A CAMPAIGN group who previously fought to save Blackbird Leys' Grade-II listed church have now said they will agree to the its demolition if public benefit ‘outweighs’ its loss.

The Church of the Holy Family in Blackbird Leys first revealed plans to update their building, with new space to rent and flats to sell, in 2018.

The church, built in 1965, is Grade-II listed due to its unusual heart-shaped plan, intricate interior and timber roof.

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Since the planning application was put forward in 2018, several campaign groups have objected to its demolition.

Recent reports, however, revealing the cost of replacing the roof, which is currently leaking, have caused some campaigners to say that public benefit of a new church and living space could outweigh its preservation.

The Oxford Preservation Trust, in a letter published earlier this week, said ‘the existing Grade-II Listed Church building is the only listed building located within Blackbird Leys and as such plays an important role in the local area’s heritage’.

The trust added, however, that the cost of replacing the leaking roof and the benefits the renovation would bring to the wider community, meant that ‘exceptional circumstances’ for the church’s potential demolition had been demonstrated.

In a letter to Oxford City Council’s planning committee, the trust said: “Whilst the clear desire would be to keep and conserve the heritage asset, we feel that in this instance sufficient justification has been provided to demonstrate that this may not be possible both due to cost and flaws in the original design.

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“Furthermore, the provisions of the new community facilities and residential units provide benefit to the wider community.”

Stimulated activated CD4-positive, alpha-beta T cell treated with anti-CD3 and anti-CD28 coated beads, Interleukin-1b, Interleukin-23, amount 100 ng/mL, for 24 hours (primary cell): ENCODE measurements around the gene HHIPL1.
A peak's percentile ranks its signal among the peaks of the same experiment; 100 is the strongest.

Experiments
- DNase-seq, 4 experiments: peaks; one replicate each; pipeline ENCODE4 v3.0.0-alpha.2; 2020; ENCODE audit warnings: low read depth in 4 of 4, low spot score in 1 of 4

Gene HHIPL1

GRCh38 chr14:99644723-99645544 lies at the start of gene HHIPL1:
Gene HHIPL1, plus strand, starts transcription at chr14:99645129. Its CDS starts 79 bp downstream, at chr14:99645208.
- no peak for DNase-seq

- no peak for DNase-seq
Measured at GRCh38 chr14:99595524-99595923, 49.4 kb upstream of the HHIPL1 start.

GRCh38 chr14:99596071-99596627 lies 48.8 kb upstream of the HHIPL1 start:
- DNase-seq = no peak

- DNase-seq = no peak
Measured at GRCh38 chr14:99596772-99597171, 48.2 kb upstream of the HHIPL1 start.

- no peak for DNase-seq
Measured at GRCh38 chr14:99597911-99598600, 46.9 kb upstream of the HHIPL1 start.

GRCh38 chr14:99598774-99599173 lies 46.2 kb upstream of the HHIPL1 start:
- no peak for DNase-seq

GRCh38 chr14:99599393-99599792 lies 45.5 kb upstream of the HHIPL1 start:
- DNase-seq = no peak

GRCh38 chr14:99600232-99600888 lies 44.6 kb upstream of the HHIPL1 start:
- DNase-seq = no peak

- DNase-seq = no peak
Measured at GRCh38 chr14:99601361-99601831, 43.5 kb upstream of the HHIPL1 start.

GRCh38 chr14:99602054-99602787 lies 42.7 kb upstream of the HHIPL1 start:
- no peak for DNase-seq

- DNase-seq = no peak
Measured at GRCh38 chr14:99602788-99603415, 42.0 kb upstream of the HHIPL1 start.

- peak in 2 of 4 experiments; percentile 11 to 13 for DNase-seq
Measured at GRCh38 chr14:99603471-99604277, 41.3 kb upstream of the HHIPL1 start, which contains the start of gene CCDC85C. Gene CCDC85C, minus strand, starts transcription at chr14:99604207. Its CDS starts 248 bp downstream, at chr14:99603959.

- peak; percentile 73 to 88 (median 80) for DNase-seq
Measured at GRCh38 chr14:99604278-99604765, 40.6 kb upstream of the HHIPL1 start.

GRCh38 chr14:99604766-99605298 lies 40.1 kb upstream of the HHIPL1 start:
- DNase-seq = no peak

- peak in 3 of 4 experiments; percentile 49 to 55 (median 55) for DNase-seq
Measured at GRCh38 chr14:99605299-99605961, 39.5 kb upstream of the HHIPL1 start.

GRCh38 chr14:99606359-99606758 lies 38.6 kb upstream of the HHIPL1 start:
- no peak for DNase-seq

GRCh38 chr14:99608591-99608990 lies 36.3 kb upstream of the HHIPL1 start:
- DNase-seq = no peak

Therefore, the trust said if the council considered these ‘exceptional circumstances’ and that ‘substantial benefits will outweigh the loss of this protected building’ its demolition ‘could be’ permitted.

The letter was published after several reports had been made about how much it would cost to replace the roof.

Walker Associates, a chartered quantity surveyor, estimated re-roofing the church would cost over £1.4 million.

A report from Oxley Conservation, a historic buildings consultancy service, also highlighted that to replace the timber roof would cost over £1 million.

Historic England, a public body that looks after England’s historic environment, initially objected to the demolition of the church.

However, after the surveyor showed that the restoration of the church would not be feasible, the organisation also withdrew its objection.

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A spokesperson for Historic England said: “We have been advising Oxford City Council for some time about plans for the Grade II listed Holy Family Church, which has a particularly interesting and innovative roof structure. The church is facing major problems because of the condition of the roof and has had to close for safety reasons.

“We initially objected to plans to demolish the building and we commissioned a surveyor who specialises in historic buildings to report on whether it would be possible to repair the roof or replace it with an identical structure. The report concluded that repair or like-for-like replacement would not be feasible. As the only solution would involve the loss of the most interesting aspect of the building, we withdrew our objection to demolition.

“It is for Oxford City Council, as decision maker in the planning process, to make the final decision on the application.”

The Twentieth Century Society, a group that campaigns for ‘outstanding buildings’, however, continues to object to the demolition because of its rare hyperbolic paraboloid roof.

The society said it is objecting to the demolition ‘in the strongest possible terms’ and claims that ‘spare land on the site’ could be developed to fund the replacement of the roof.

It added that the city council should ‘refuse’ the planning application to replace the church with a new building.

Despite the estimated cost for the roof’s replacement and the retraction of objection from Historic England, the society said it ‘had no further comments to make’ and would ‘reiterate’ its previous letter as its official response.

Public consultation for the demolition of the church is now open until February 19.

You can have your say on the planning application by visiting www. public.oxford.gov.uk/online-applications.